Homology and Euler characteristics of the classical Lie groups

I’m interested in methods of computing the homology groups and Euler characteristics of the classical Lie groups ($GL(n,\mathbb{R}), SL(n,\mathbb{R})$, etc.). (But I’d be interested in techniques which are more generally applicable to arbitrary Lie groups as well.)

Here’s the current state of my knowledge on this issue with some explicit questions interspersed:

  • A compact Lie group of positive dimension admits a nowhere vanishing vector field and hence has Euler characteristic zero.

  • I remember reading in the past that a connected Lie group deformation retracts onto its maximal compact subgroup, which by the foregoing has Euler characteristic zero. Given this, we can say that a connected Lie group is either contractible or has Euler characteristic zero. However, my knowledge of Lie theory is (very) weak at best, so I am not fully comfortable accepting this fact. Is there a simple proof? (I feel that there should be but I’m just missing it.)

  • The Euler characteristic respects fiber bundle structures: if $F \rightarrow E \rightarrow B$ is a fiber bundle with total space $E$, base $B$, and fiber $F$, then $\chi(E) = \chi(F)\cdot\chi(B)$. Some suitable conditions are needed; I think $B$ path-connected suffices, but I’m not 100% certain. I can think of one explicit example of this: Identify $S^3$ with $SU(2)$ and implement the Hopf fibration $S^1 \rightarrow S^3 \rightarrow S^2$. The subgroup $U(1)$ is realized as $S^1$ and the quotient $SU(2)/U(1)$ is realized as $S^2$. So we have a fibration $SU(2) \rightarrow SU(2)/U(1)$ with fiber $U(1)$; hence $\chi(SU(2)) = \chi(SU(2)/U(1)) \cdot \chi(U(1)) = 0$. But this is already known since $SU(2)$ is compact.

  • The most direct approach to computing both the homology and the Euler characteristics would possibly be to find an explicit cellular decomposition of these groups. Again, my knowledge of basic Lie theory is failing me here: I don’t see how to find such decompositions of the matrix groups.

  • Surely there are other methods of computing the homology which would exploit the Lie group structure, but I don’t know of any.

Solutions Collecting From Web of "Homology and Euler characteristics of the classical Lie groups"

So we know that $GL_n(\mathbb{R})$ and $SL_n(\mathbb{R})$ are homotopy equivalent to $O_n$
and $SO_n$ respectively (Similar things are true for working over $\mathbb{C}$). Now you can work inductively using a Serre SS. Look at the fibration coming from the inclusion of one classical group into the next higher one, if you set it up right the homogenous space will be a sphere. This should get most of the work done for you, and it doesn’t require lie theory. I don’t think it will generalize though to exceptional lie groups though, you need to understand the homogenous spaces in order for this to work.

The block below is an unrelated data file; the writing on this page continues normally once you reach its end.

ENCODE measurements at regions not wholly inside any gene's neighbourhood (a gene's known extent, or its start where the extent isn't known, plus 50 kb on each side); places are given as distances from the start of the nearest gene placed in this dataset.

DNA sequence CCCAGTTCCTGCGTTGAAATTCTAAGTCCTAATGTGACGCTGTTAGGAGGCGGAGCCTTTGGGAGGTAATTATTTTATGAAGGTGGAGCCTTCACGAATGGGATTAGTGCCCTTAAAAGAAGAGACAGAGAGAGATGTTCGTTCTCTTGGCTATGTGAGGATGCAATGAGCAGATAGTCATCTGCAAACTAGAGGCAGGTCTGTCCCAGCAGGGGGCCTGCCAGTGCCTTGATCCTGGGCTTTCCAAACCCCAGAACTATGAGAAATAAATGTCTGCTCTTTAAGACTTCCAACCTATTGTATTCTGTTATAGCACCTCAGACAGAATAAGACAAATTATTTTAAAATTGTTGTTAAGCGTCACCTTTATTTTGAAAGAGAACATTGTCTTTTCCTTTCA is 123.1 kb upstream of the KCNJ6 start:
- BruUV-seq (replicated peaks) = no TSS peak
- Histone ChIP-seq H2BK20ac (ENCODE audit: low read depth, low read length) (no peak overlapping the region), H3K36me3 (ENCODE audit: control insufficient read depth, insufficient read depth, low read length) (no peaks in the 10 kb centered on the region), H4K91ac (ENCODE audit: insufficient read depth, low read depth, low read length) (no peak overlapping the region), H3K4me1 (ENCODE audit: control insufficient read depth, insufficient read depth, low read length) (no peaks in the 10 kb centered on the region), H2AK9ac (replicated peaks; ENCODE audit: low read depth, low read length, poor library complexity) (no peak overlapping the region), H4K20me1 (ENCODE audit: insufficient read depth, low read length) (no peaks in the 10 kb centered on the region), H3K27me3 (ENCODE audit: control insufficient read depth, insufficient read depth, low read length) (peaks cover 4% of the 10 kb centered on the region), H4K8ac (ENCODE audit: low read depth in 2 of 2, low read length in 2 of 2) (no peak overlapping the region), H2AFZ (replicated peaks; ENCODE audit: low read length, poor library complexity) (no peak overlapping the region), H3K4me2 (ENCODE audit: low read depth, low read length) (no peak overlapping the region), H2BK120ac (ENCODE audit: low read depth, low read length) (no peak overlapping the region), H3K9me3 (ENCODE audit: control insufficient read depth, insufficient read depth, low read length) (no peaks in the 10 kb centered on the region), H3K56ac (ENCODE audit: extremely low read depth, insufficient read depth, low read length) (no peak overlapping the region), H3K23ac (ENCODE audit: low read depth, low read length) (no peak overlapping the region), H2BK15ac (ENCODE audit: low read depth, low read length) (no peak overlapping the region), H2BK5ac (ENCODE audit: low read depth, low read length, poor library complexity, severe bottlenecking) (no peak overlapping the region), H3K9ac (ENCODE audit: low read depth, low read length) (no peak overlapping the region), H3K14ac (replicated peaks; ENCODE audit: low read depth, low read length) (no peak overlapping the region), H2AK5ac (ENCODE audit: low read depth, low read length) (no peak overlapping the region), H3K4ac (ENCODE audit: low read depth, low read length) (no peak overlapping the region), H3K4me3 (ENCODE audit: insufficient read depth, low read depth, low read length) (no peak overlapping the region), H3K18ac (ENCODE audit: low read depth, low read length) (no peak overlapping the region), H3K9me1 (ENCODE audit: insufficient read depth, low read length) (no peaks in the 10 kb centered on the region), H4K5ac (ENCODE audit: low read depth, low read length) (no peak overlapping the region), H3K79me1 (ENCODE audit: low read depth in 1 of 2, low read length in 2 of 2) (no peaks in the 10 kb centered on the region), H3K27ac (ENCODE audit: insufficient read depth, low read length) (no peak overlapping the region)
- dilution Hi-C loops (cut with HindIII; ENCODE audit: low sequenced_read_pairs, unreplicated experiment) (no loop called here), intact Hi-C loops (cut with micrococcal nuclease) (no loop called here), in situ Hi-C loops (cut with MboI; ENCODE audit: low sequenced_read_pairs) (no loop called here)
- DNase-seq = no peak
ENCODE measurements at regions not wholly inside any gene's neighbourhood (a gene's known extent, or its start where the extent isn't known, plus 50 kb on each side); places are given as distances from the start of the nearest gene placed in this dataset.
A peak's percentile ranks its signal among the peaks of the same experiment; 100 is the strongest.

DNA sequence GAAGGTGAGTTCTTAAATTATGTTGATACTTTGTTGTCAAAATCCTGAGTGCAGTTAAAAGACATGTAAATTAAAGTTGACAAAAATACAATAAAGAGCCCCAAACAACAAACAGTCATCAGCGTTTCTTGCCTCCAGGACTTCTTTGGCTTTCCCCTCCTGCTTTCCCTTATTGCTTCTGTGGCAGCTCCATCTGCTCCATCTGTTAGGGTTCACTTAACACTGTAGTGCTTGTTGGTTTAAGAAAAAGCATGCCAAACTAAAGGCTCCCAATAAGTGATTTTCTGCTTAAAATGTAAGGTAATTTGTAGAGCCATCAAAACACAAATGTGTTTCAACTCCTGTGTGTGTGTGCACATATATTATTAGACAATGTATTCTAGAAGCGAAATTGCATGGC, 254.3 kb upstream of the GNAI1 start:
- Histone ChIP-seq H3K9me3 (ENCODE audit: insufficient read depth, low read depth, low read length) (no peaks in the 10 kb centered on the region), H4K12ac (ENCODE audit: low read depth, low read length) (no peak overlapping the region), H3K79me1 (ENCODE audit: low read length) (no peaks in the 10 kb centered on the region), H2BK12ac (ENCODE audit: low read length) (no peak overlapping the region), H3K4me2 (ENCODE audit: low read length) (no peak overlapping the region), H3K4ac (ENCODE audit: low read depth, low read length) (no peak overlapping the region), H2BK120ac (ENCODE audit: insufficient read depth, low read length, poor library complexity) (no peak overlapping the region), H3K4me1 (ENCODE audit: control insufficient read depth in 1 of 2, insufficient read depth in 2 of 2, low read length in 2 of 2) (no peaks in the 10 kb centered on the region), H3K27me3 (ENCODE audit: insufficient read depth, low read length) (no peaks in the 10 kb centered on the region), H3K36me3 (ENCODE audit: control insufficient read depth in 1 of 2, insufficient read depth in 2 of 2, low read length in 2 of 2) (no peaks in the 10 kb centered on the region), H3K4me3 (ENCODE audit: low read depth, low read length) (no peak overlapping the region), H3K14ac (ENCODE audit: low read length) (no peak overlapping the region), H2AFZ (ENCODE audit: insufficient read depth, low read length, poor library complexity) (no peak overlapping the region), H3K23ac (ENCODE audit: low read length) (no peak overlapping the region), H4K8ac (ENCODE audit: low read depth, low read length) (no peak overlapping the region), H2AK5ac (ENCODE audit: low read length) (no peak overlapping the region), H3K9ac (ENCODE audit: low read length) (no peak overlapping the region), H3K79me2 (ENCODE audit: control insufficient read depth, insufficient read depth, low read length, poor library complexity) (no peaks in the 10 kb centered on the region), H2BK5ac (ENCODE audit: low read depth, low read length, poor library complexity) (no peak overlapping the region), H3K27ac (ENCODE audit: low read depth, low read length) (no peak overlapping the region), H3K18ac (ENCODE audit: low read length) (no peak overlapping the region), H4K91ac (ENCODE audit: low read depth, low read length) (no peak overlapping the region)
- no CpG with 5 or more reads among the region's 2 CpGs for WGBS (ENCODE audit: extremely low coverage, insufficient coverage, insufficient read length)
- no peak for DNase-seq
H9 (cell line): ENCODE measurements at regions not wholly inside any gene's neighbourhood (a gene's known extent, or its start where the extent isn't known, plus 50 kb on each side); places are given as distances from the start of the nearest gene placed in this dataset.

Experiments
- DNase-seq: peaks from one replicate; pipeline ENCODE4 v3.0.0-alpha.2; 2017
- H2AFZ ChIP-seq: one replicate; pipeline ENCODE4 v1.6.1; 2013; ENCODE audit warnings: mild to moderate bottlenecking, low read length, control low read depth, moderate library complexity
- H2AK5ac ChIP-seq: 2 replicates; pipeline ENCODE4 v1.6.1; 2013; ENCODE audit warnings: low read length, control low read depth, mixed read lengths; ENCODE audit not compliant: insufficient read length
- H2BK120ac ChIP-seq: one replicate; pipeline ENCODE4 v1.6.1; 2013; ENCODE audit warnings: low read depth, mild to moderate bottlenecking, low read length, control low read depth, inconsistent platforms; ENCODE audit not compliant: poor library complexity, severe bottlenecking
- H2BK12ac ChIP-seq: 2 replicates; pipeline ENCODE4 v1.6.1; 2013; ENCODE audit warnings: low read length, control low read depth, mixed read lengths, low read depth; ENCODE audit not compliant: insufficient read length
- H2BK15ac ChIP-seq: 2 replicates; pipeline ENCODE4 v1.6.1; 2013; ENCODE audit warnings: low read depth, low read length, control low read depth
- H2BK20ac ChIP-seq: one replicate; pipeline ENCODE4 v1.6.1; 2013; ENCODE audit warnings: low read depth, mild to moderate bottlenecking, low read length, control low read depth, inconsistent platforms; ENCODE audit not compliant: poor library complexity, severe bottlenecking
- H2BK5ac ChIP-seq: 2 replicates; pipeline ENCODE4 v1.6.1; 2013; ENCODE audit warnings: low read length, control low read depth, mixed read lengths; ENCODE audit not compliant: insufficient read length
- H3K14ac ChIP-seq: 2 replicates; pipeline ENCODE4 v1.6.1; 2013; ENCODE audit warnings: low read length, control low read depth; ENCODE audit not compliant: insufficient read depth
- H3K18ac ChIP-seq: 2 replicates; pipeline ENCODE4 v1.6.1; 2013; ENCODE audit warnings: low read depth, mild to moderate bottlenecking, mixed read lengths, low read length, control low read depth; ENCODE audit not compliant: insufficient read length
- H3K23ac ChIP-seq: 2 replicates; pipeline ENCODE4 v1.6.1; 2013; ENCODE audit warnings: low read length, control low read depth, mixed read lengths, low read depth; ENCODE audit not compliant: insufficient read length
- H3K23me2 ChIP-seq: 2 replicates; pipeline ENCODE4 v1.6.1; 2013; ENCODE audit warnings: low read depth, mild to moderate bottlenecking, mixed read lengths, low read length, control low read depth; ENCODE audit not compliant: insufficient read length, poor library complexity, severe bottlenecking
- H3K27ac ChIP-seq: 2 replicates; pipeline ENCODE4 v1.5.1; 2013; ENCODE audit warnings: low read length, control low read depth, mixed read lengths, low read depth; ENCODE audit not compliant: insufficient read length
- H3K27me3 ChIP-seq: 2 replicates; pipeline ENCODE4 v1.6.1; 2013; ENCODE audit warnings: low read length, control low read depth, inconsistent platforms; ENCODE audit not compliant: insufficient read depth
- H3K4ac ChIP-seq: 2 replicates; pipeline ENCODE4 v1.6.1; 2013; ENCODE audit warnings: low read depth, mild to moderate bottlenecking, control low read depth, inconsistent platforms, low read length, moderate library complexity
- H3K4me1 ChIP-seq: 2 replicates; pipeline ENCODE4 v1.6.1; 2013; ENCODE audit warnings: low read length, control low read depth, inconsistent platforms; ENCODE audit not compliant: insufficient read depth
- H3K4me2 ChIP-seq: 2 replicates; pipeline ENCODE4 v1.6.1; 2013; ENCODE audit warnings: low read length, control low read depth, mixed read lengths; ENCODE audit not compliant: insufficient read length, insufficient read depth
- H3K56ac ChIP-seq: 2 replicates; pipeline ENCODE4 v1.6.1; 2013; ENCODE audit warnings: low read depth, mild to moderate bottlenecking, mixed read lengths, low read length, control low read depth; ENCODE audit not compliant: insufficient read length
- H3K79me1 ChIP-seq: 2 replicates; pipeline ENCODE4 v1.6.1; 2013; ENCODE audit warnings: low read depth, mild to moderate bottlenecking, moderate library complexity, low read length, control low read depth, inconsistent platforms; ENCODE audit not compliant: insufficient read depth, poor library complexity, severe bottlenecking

Here is another way using the Serre SS: Use the fact that we know what $H^*(BG)$ is for $G$ unitary or orthoganl, special or not (with integer or mod 2 coefficients depending on whether or not it is $U$ or $O$). We know these rings because they give us chern and stiefel-whitney classes respectively (I believe the effect of looking a the special groups is just to kill $c_1$ or $w_1$). Also, the dimension of the vector space the group is acting on tells you the index of the top characteristic class. Now use our good old friend the loop path space fibration: $\Omega BG \to PBG \to BG$ and remember that $\Omega BG$ is homotopy equivalent to $G$ and $PBG$ is contractible.

Both of these approaches give you the ring structure.

Then use a Bockstein SS to get the integral cohomology for the stuff with mod two coefficients ($sq^1$ is the differential!).
Once you get the cohomology you can compute the euler characteristic by taking the alternating sums of the ranks.

The explicit cellular decomposition you’re looking for is called Bruhat decomposition. Counting the number of cells in each dimension automatically gives you the homology of classical groups over $\mathbb{C}$ (since then there are only cells in even dimensions), but I think over $\mathbb{R}$ you have to work harder (although I think you do get the Euler characteristic, in any case).